Book Review: Cinder by Marissa Meyer

This book has been on my “to be read” list for ages and I finally got my hands on it. There has been a lot of hype about it in my writer circles, so I was eager to see what all the fuss was about. Initially, I thought that this might be a steampunk story with a Cinderella twist because of the original cover – a woman’s foot in a high-heeled shoe that was transparent enough to show that the foot was mechanical inside.

Nope. Not steampunk. Not even close.

The newer cover which is a much closer fit to the elements of the story.

The Story

Cinder, is a gifted mechanic, which is good, and part cyborg, which is bad. As you can guess, she’s the Cinderella in our story and has a nasty stepmother as well as two sisters, one who’s kind and the other who is cruel. There is a ball, and a prince, and a lost foot, and even a special vehicle that get’s Cinder to the ball. But, there’s no fairy Godmother.

The other part of this story, strangely enough, is an Anastasia story. There is a lost heir to the Lunar throne, one who, if found, could remove the current wicked Lunar Queen and restore justice and ensure peace between Lunars and Earthens.

And then, there’s the world the story is built within. In this Cinderella story, we are taken to the future where there is a pandemic running wild with no cure. Yeah, I didn’t see that one coming either. Guess I should have read the back cover blurb… Oops. The story is set in New Bejing 126 years after World War IV.

All of these disparate elements come together in a cunningly woven story where Cinder is driven to desperate measures to escape her situation only to find she’s not only needed, but a vital part of solving a much larger issue.

My Review

This was a fun romp through an interesting and well-constructed futuristic world. Meyers has put a ton of effort to weave together fantastical ingredients into a realistic gritty world. Cinder takes the Cinderella role and pushes the boundaries further by first, being really good at something unexpected, and second, wanting something else than to go to the ball and be with the prince.

Part of the fun in this book is seeing how the Cinderella trope is turned on its head and which parts of the story remain faithful. Instead of cute cartoon mice, we have a spunky android helper who’s obsessed with fashion and Prince Kai. Instead of a pumpkin carriage, we have an old gasoline powered car that Cinder fixed herself as an escape vehicle to be able to leave the city, where hover cars couldn’t go. And instead of a huge search to find a missing shoe, Cinder loses her cyborg foot, revealing to the prince that she’s not quite human.

There are a few things that irritated me personally. Meyers doesn’t shy back from letting people who are important to main characters die. There are three instances where we as the reader are teased along that there might be a cure to save these people and it’s all a matter of beating the ticking clock. In most stories, one of these will survive in a dramatic scene where the cure comes at the last possible second. While I see why Meyers chose to not follow the traditional footsteps, as it makes for a much more devastating loss for Cinder, but as a reader I don’t like to be led along to then be robbed of a successful rescue.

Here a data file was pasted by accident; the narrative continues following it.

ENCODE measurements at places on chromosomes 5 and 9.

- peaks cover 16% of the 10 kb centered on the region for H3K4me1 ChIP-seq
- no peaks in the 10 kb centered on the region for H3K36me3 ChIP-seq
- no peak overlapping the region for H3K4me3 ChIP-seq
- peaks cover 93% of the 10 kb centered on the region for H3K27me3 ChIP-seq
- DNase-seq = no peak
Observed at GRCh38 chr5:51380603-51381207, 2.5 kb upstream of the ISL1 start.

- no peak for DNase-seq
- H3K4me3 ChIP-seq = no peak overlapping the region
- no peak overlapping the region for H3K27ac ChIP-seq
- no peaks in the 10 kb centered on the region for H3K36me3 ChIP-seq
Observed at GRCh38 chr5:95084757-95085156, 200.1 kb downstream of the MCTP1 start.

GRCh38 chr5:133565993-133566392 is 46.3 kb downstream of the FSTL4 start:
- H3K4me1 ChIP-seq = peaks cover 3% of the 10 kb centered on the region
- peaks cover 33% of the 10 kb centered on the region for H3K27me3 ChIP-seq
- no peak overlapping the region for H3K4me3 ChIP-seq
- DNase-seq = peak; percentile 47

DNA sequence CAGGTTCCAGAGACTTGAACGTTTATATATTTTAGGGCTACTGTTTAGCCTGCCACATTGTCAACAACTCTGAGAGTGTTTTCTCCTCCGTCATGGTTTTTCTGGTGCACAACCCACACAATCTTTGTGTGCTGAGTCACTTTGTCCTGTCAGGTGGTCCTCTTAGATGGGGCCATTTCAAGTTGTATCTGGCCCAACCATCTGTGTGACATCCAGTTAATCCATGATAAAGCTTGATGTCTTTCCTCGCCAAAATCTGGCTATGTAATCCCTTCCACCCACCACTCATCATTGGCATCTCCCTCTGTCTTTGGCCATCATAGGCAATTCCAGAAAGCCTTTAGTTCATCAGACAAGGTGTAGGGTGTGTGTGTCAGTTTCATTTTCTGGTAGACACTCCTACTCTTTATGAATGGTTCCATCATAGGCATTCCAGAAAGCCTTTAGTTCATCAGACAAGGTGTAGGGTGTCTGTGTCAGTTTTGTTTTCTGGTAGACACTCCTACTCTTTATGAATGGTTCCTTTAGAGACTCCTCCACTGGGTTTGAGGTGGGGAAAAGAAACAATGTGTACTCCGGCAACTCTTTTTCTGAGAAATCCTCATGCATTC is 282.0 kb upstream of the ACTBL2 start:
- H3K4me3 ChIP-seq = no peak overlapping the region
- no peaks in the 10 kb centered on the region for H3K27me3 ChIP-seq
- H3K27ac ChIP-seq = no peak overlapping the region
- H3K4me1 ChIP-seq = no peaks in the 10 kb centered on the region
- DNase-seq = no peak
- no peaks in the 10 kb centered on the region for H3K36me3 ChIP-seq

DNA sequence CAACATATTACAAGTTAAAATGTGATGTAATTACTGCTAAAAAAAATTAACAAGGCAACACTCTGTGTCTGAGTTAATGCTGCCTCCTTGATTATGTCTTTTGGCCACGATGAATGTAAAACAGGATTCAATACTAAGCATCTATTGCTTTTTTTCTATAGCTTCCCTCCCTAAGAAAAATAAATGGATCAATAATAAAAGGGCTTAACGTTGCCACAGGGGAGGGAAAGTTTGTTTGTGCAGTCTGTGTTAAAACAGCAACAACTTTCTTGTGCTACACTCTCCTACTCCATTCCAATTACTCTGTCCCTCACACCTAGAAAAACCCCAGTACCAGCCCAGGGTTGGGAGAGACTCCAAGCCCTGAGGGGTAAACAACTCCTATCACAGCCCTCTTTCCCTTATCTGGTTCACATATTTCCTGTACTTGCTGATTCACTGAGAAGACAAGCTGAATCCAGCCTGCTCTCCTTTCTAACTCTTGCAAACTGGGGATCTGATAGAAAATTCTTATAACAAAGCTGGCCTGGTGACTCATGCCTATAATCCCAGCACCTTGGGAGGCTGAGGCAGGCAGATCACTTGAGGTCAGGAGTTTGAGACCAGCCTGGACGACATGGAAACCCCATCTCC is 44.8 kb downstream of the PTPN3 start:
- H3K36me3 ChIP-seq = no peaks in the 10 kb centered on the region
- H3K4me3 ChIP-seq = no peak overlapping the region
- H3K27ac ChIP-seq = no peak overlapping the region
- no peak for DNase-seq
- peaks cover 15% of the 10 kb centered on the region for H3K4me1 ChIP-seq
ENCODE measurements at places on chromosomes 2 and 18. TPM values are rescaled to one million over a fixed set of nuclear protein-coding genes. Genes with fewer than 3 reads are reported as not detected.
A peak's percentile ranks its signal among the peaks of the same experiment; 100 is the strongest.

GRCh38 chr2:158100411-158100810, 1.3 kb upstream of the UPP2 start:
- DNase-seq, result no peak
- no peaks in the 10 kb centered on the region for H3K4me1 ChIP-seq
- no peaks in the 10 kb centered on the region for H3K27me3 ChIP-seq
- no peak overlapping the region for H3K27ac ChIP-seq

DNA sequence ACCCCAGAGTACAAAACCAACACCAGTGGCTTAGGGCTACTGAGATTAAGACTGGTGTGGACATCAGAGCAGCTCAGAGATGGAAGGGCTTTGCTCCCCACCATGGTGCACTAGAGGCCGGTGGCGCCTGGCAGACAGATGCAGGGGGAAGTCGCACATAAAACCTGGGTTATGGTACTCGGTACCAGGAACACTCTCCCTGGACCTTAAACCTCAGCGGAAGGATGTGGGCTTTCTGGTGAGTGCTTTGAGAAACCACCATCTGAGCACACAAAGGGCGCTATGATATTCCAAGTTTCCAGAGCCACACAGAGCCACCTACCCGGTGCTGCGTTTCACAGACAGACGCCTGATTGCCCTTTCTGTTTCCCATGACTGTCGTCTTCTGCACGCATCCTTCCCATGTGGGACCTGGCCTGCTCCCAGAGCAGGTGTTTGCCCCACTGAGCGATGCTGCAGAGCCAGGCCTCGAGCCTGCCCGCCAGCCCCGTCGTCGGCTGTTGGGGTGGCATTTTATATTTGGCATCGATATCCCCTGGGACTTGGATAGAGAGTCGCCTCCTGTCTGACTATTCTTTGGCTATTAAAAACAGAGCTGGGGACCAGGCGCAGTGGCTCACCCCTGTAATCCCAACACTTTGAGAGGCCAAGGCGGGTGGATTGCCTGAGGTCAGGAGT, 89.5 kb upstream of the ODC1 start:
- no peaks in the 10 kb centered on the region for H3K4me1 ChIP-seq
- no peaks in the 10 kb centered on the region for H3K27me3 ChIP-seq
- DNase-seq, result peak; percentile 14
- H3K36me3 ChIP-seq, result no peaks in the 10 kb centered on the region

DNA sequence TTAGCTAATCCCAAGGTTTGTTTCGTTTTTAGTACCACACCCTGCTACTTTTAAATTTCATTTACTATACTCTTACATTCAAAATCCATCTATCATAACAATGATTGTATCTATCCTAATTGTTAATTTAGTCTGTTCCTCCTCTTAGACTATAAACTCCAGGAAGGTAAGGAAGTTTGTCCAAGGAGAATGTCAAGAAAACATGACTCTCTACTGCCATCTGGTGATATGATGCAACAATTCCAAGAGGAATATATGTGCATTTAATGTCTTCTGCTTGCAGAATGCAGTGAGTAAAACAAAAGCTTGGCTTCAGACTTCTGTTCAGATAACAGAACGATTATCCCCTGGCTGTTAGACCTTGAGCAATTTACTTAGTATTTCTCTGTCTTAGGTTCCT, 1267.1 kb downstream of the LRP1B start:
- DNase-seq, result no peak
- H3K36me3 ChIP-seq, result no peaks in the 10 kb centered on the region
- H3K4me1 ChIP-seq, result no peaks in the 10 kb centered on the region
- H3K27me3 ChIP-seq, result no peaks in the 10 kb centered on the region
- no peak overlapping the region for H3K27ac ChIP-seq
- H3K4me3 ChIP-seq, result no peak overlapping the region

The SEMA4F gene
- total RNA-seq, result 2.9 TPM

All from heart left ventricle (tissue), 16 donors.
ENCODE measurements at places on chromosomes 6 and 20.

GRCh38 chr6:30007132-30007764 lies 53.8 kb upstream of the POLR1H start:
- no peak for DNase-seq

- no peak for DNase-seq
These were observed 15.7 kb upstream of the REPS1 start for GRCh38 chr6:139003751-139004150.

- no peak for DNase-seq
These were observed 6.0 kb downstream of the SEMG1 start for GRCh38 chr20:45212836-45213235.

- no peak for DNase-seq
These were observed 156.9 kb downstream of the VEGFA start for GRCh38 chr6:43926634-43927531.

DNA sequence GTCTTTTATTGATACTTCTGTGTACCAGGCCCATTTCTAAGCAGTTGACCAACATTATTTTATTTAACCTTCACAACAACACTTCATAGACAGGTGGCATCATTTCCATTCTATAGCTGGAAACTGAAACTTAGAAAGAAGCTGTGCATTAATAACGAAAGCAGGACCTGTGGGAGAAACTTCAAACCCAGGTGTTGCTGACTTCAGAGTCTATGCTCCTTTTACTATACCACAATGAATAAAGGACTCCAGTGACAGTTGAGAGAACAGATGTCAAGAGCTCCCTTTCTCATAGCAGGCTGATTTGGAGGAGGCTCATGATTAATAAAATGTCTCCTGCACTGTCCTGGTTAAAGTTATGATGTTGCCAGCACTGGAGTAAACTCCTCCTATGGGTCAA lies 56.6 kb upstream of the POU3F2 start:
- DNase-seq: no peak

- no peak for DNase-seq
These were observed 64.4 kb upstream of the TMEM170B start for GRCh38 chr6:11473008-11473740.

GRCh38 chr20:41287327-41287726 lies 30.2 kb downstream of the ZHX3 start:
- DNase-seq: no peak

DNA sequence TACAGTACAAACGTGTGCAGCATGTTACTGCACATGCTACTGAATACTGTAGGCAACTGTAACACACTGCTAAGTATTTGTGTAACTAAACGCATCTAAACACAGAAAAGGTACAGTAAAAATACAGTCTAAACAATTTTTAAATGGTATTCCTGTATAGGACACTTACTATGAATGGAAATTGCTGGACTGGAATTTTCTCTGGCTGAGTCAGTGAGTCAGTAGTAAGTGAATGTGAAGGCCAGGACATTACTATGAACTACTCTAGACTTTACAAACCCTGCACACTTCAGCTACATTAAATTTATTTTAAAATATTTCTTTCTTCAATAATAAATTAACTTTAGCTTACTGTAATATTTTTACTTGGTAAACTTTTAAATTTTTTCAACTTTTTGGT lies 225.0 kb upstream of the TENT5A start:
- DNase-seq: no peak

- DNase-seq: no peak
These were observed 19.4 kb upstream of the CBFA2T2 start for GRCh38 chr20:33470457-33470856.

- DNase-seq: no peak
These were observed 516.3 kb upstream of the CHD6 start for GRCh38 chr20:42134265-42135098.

The earlier cover with the high-heel shoe and reveal of the cyborg foot.

Recommendations

This makes for a great young adult sci-fi. It’s got lots of action, some tasteful romantic leanings, quite a bit of angst and drama, and great world building. Yes, there are some mild descriptions of blood and injury, mostly relating to the plague like pandemic that’s riddled through the story, but they aren’t excessive or over the top.

For those who love adaptations, this one does a solid job taking the Cinderella story and elevating it to something with more stakes.

I enjoyed Cinder and give it a 4 of 5 stars for being thoroughly entertaining but doing a few things that misled the reader in an annoying way.

Book Review: The Fork, The Witch, and The Worm, by Christopher Paolini

The full title of this book is as follows (this is important later, so pay attention):

The Fork, The Witch, and the Worm: Tales from Alagaesia, volume 1: Eragon

Pretentious much? Not only does this title promise that there will be more of these, but from differing characters as well. This book is a tiny thing, especially when compared to the other Paolini books. It’s slightly bigger than my hand and the text and margins inside are both abnormally large. The publisher wanted this to look longer than it actually is. I don’t know about you, but that feels a lot like lying to the reader. Not cool.

The book itself looks for all the world like it should be a novel – meaning a single cohesive story. It’s not. I should have read the title closer where it said “tales” as that was the only hint that this book is actually an anthology. This makes lie #2 in my book. If you read the title page and acknowledgements, you learn that Paolini’s sister wrote the second of the three stories.

The Witch part of the story, “On the Nature of Stars,” is hers and her name isn’t mentioned anywhere on the cover. Rude.

Do I have strong feelings about this? Yes. Yes I do.

The Story…?

There are three distinct short stories within this book and each one is named in the title. The first, “A Fork in the Road,” centers around a young girl who has been bullied and ends up telling her story to a stranger enjoying the fire at her parent’s tavern. The stranger ends up being something more than he seems and gives the girl a fork while teaching her a lesson that even the littlest things can make a difference. It’s a nice little story and has one of the main cast of the Inheritance series playing the role of the stranger, which isn’t revealed until the end.